(Study Material for IPS LCE) Socio Economic Development in India: Human Rights & The Role of Judiciary

Important Materials on Socio Economic Development in
India for IPS LCE
Human Rights & The Role of Judiciary

Courtesy: Ministry of Information and Broadcasting
publication division

The principle of universality of human rights is the
cornerstone of international human rights law. This principle, as first
emphasized in the Universal Declaration on Human Rights in 1948, has been
reiterated in numerous international human rights conventions, declarations, and
resolutions. The 1993 Vienna World Conference on Human Rights, for example,
noted that it is the duty of States to promote and protect all human rights and
fundamental freedoms, regardless of their political, economic and cultural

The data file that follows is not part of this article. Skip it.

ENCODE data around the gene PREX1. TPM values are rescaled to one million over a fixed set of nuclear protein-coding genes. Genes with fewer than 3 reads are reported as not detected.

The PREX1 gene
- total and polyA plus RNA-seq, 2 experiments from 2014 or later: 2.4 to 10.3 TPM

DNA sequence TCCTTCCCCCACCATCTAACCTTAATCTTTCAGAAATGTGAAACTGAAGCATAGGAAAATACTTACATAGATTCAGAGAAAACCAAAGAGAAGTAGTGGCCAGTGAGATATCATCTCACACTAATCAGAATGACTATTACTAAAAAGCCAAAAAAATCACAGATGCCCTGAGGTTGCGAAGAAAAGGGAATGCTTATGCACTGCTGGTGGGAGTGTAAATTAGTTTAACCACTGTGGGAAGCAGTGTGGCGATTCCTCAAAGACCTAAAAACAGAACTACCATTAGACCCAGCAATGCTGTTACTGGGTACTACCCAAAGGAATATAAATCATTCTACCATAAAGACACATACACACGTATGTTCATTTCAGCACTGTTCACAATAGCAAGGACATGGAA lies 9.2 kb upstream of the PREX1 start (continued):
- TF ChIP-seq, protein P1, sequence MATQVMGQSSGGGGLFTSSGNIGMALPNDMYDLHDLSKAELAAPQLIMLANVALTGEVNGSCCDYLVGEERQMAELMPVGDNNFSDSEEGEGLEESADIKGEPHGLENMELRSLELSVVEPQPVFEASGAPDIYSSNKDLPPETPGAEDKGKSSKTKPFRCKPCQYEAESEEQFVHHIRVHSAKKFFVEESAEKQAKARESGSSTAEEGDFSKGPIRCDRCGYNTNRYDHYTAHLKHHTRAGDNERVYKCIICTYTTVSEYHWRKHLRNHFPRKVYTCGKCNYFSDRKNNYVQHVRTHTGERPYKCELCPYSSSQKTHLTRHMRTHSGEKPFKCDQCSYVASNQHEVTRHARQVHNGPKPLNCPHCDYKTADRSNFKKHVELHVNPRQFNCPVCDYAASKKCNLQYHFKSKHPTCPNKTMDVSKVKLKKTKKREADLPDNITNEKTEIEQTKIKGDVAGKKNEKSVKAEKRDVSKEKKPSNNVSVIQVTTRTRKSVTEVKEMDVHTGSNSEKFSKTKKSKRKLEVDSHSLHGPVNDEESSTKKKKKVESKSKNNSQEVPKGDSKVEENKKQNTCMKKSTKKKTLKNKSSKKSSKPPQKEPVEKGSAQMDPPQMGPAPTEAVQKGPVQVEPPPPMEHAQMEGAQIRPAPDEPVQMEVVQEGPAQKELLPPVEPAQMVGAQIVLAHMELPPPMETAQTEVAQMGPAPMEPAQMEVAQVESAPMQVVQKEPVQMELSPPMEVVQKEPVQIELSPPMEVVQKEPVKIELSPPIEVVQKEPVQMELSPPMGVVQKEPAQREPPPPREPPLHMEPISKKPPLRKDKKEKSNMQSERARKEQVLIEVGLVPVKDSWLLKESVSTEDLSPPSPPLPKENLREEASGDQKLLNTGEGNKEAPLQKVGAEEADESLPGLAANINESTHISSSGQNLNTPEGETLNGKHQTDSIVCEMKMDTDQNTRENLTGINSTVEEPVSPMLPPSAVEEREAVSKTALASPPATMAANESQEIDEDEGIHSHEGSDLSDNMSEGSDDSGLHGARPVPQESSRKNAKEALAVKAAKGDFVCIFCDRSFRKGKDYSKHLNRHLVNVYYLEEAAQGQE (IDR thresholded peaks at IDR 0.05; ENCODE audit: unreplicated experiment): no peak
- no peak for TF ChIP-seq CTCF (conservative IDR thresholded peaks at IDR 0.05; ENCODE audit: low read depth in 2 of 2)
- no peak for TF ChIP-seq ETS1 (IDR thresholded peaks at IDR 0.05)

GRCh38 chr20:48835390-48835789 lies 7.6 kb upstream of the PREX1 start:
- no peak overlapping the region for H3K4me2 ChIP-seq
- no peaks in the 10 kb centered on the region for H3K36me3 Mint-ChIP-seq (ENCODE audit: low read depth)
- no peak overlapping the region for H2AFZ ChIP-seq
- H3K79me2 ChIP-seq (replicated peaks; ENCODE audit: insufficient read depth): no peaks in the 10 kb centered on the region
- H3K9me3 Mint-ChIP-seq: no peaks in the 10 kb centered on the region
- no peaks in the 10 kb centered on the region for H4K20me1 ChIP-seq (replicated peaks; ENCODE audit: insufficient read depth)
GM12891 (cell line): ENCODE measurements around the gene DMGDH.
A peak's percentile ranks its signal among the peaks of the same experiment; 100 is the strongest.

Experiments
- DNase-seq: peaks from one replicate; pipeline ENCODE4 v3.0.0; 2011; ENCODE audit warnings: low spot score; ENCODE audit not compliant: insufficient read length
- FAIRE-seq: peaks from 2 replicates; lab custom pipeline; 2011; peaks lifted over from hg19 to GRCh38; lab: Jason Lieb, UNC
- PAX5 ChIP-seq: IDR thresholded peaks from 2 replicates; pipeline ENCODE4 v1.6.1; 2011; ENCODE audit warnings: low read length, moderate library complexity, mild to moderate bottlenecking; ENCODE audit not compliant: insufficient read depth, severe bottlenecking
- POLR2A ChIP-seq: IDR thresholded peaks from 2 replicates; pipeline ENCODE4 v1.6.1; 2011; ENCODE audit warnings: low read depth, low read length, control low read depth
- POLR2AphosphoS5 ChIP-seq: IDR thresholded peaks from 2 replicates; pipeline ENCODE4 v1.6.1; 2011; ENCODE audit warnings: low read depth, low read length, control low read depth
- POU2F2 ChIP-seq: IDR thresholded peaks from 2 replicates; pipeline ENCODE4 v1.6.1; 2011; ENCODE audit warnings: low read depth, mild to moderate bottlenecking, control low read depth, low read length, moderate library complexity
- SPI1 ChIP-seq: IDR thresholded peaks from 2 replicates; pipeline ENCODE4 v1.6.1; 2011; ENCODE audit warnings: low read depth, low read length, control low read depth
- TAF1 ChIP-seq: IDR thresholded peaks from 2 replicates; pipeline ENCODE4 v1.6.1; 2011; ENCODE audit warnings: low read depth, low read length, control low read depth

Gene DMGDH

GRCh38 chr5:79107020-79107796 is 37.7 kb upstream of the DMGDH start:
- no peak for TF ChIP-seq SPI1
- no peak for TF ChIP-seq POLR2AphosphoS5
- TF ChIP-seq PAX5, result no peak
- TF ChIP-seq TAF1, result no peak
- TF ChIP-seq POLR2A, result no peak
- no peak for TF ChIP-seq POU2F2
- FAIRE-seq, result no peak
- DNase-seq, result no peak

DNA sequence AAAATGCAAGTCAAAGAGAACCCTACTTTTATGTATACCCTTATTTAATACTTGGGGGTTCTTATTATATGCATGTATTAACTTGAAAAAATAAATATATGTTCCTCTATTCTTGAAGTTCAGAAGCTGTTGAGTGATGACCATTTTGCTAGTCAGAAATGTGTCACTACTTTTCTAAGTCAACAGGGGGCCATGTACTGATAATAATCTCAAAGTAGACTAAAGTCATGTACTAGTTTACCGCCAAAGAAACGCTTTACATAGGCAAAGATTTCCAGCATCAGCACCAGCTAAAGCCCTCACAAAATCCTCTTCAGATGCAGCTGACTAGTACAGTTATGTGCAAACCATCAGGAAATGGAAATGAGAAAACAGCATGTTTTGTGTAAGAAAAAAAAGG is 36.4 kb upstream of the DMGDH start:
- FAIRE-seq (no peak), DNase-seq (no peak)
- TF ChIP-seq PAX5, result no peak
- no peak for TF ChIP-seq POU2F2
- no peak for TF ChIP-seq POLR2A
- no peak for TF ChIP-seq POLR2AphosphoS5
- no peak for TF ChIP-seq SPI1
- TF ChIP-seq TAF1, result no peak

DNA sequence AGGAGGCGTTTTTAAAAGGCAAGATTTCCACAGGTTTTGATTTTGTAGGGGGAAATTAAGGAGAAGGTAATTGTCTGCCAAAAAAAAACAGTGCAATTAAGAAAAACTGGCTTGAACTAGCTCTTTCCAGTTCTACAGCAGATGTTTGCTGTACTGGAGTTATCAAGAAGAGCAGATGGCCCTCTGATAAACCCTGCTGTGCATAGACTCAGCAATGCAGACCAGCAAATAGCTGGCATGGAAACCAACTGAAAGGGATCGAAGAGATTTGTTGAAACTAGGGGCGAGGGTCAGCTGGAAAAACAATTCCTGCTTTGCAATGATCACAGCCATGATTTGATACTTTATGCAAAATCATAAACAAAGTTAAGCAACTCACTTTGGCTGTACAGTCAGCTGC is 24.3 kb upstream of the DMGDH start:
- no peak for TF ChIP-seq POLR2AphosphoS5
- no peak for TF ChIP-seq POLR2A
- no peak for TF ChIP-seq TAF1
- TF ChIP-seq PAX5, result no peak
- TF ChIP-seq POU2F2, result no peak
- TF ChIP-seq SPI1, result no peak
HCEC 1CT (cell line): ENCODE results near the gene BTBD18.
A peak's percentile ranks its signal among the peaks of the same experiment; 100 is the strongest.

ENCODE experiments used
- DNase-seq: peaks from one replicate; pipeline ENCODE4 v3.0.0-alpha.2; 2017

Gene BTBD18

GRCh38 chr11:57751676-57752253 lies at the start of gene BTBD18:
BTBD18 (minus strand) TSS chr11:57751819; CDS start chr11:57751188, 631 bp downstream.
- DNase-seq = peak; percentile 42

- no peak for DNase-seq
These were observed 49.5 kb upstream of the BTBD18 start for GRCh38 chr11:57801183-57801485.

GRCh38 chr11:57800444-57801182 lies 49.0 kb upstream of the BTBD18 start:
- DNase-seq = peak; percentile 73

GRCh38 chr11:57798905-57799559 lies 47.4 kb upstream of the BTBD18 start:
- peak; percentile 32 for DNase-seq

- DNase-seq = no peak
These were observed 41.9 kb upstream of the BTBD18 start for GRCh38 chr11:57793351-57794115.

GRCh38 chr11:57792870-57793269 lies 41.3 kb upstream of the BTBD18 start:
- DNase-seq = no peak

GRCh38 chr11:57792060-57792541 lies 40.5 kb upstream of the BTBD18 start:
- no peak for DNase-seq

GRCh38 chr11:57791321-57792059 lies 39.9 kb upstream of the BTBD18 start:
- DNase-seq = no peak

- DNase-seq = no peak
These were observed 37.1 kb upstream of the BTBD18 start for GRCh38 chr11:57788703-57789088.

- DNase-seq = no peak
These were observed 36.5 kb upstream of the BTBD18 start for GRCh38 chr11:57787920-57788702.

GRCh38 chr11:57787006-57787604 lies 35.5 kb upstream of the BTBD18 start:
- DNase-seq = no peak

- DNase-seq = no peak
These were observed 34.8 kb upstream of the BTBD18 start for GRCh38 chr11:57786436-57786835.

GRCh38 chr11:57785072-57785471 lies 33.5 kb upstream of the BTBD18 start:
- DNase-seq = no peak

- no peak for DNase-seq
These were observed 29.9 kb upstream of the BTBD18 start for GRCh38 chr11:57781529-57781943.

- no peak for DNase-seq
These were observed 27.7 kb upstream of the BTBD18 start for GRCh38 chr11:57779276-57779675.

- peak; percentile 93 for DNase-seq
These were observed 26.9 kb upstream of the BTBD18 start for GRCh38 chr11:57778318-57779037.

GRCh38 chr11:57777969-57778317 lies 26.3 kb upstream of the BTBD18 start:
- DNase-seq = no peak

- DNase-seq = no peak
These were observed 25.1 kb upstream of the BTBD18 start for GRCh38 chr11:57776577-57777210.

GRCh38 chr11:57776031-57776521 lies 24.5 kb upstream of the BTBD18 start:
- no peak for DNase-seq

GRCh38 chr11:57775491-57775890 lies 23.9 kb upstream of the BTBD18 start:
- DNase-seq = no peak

All states have ratified at least one, and 80% of states have
ratified four or more, of the core human rights treaties, reflecting their
consent, which creates legal obligations for them, giving concrete expression to
universality. Some fundamental human rights enjoy universal protection by
customary international law across all boundaries and civilizations.

Human rights are rights inherent to all human beings,
whatever their nationality, place of residence, sex, ethnic origin, colour,
religion, language, or any other status. We are all equally entitled to our
human rights without discrimination. These rights are all interrelated,
interdependent and indivisible.

Universal human rights are often expressed and guaranteed by
law, in the forms of treaties, customary international law, general principles
and other sources of international law. International human rights laws lay down
obligations for governments to act in certain ways or to refrain from certain
acts, in order to promote and protect human rights and fundamental freedoms of
individuals or groups Non-discrimination is a cross-cutting principle in